We’ve finished our fall field season and bat numbers are more depressing than ever. We saw just 39 bats in the 10 sites that we monitor in New Brunswick. This is down from 79 last winter and a huge decrease from the >7000 bats we counted in 2011. White-nose syndrome (WNS) is already evident on some of the bats, so I expect numbers will continue to decrease this winter. It is rather unbelievable how fast this decrease has occurred. Three of our sites had no bats at all and 2 others had just one bat each.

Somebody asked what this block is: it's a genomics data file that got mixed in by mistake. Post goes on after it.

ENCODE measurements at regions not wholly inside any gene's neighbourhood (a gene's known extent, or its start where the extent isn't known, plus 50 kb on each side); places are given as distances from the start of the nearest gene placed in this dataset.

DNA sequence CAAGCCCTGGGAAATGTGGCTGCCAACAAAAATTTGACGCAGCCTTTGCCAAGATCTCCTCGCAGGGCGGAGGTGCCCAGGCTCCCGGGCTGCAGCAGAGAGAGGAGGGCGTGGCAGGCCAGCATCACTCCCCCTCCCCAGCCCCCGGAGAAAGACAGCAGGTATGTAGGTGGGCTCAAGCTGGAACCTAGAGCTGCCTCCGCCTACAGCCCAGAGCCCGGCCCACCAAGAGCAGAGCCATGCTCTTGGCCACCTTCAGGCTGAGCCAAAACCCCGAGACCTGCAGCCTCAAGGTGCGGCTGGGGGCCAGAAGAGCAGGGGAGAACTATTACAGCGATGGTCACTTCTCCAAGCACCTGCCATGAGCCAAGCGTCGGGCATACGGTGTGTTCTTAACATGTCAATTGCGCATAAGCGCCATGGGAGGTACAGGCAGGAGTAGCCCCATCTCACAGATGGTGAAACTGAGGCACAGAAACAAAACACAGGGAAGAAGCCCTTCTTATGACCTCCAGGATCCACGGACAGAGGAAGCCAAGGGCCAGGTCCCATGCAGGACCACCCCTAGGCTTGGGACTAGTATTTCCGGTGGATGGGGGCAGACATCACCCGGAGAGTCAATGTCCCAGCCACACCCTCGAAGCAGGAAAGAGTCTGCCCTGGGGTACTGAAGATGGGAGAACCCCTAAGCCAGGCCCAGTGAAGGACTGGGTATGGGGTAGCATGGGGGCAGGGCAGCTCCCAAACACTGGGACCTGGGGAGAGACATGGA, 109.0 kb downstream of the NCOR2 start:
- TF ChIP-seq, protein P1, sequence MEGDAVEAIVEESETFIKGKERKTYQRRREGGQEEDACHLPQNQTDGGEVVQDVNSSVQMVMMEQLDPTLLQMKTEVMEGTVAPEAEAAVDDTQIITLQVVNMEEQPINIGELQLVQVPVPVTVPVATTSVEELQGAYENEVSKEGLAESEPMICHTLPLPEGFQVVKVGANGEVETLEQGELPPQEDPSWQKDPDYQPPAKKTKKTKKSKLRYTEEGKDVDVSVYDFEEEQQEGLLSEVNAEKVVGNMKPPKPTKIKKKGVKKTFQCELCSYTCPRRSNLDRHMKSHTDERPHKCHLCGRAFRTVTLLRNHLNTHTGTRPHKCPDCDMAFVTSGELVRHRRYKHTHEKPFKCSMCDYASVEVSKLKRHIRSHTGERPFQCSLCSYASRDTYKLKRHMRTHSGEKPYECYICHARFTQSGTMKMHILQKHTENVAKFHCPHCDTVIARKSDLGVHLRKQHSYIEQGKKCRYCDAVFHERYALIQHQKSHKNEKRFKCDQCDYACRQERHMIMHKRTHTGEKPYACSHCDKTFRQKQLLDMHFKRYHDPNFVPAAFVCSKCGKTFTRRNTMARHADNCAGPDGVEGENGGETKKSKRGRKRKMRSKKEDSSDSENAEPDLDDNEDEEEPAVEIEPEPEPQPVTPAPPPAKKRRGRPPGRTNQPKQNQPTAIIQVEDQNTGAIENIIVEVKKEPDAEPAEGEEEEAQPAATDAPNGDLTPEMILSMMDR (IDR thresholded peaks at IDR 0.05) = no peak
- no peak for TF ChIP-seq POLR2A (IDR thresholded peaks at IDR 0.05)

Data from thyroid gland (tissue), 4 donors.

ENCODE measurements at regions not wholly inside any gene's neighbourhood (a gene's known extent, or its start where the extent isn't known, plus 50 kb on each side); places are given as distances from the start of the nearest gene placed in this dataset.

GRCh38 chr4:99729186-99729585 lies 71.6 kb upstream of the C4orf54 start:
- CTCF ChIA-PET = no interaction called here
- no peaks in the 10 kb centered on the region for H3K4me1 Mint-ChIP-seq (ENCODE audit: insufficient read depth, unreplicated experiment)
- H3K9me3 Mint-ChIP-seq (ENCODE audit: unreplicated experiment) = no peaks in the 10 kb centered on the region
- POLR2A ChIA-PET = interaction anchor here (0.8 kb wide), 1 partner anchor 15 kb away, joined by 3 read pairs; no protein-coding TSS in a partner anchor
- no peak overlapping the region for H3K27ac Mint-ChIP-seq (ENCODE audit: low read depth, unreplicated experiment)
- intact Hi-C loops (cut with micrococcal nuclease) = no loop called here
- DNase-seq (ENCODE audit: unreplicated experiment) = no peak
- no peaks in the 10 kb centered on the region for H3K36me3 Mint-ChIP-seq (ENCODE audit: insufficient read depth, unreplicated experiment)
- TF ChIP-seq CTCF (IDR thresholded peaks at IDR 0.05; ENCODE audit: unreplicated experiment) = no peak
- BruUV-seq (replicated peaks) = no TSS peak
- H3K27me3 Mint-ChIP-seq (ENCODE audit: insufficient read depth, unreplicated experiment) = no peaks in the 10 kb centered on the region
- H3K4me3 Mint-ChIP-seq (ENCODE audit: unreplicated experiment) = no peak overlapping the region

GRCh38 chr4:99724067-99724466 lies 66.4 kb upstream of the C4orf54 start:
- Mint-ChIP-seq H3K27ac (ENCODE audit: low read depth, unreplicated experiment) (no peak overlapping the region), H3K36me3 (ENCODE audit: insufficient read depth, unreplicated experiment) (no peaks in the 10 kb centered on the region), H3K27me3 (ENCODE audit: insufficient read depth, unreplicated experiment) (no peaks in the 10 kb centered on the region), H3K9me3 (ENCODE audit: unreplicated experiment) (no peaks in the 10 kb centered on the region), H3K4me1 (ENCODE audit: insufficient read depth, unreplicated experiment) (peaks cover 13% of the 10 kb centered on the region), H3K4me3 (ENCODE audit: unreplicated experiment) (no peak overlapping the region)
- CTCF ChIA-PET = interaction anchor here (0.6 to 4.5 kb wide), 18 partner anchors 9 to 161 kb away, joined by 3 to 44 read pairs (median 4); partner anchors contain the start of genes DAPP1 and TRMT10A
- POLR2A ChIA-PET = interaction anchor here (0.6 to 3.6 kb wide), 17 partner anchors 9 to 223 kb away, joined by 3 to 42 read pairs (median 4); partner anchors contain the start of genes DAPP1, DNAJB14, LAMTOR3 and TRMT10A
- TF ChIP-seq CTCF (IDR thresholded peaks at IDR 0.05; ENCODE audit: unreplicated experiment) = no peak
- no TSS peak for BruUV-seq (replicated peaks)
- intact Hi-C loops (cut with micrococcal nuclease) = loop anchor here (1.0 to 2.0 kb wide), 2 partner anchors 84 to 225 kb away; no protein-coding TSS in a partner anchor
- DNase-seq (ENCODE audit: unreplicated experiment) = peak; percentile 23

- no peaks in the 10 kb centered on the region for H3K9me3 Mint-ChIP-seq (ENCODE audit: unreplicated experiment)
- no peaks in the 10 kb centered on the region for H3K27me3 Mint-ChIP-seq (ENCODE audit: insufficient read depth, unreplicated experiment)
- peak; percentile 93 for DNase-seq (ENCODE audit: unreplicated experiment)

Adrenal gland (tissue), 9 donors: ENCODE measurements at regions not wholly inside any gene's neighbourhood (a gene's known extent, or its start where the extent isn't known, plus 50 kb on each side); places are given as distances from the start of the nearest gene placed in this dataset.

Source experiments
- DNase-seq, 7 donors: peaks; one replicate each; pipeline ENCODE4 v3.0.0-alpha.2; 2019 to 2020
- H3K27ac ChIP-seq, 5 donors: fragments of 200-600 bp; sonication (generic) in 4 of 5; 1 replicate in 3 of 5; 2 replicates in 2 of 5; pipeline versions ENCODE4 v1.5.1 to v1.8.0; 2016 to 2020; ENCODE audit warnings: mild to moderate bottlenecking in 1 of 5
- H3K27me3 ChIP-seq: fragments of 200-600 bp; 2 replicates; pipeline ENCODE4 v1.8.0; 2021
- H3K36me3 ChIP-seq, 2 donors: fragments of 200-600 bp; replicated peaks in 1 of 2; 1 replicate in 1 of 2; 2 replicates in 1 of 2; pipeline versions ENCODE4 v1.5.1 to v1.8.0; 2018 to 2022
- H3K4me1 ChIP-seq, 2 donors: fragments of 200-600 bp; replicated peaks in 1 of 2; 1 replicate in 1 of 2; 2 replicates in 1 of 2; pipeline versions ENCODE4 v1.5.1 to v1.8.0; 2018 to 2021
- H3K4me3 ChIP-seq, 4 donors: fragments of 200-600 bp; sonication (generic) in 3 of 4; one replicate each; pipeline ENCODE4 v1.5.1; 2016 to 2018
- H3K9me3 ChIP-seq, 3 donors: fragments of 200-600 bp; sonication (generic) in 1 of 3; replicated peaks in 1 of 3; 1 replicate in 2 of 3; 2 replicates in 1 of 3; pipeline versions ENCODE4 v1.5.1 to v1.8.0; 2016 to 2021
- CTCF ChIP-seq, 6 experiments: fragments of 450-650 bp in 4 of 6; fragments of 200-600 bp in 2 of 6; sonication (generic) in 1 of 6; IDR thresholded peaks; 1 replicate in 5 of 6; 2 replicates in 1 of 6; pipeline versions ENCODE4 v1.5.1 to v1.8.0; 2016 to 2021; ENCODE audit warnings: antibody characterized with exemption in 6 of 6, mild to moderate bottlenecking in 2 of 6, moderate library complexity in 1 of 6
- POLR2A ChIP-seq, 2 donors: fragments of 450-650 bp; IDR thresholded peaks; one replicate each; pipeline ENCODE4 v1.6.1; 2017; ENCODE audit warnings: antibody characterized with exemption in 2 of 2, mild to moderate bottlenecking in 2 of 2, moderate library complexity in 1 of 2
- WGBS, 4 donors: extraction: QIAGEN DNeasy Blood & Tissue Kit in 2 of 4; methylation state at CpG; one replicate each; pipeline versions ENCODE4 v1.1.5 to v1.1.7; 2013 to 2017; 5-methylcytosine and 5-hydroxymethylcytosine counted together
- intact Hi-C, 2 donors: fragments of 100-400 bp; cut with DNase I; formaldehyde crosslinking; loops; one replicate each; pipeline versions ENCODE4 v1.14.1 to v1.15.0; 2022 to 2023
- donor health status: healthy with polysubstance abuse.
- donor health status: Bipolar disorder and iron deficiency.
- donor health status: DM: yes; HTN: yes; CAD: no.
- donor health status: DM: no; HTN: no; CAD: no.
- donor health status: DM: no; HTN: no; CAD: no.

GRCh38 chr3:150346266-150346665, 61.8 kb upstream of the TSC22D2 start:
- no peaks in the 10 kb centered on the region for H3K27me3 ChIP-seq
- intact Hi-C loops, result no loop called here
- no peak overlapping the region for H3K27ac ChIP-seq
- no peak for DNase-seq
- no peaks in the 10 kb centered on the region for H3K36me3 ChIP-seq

WNS continues to spread and suspect cases have been reported from Minnesota, meaning the disease is heading west. Western Canada has a greater diversity of bat species than Eastern Canada, and WNS could be devastating to these populations. Canada is expected to experience greater bat mortality due to WNS than the USA because of our longer winters and accompanying longer hibernation periods. Bats have to live on their fat reserves for longer periods of time without eating, making them more vulnerable. I hope, somehow, that WNS never makes it to the west!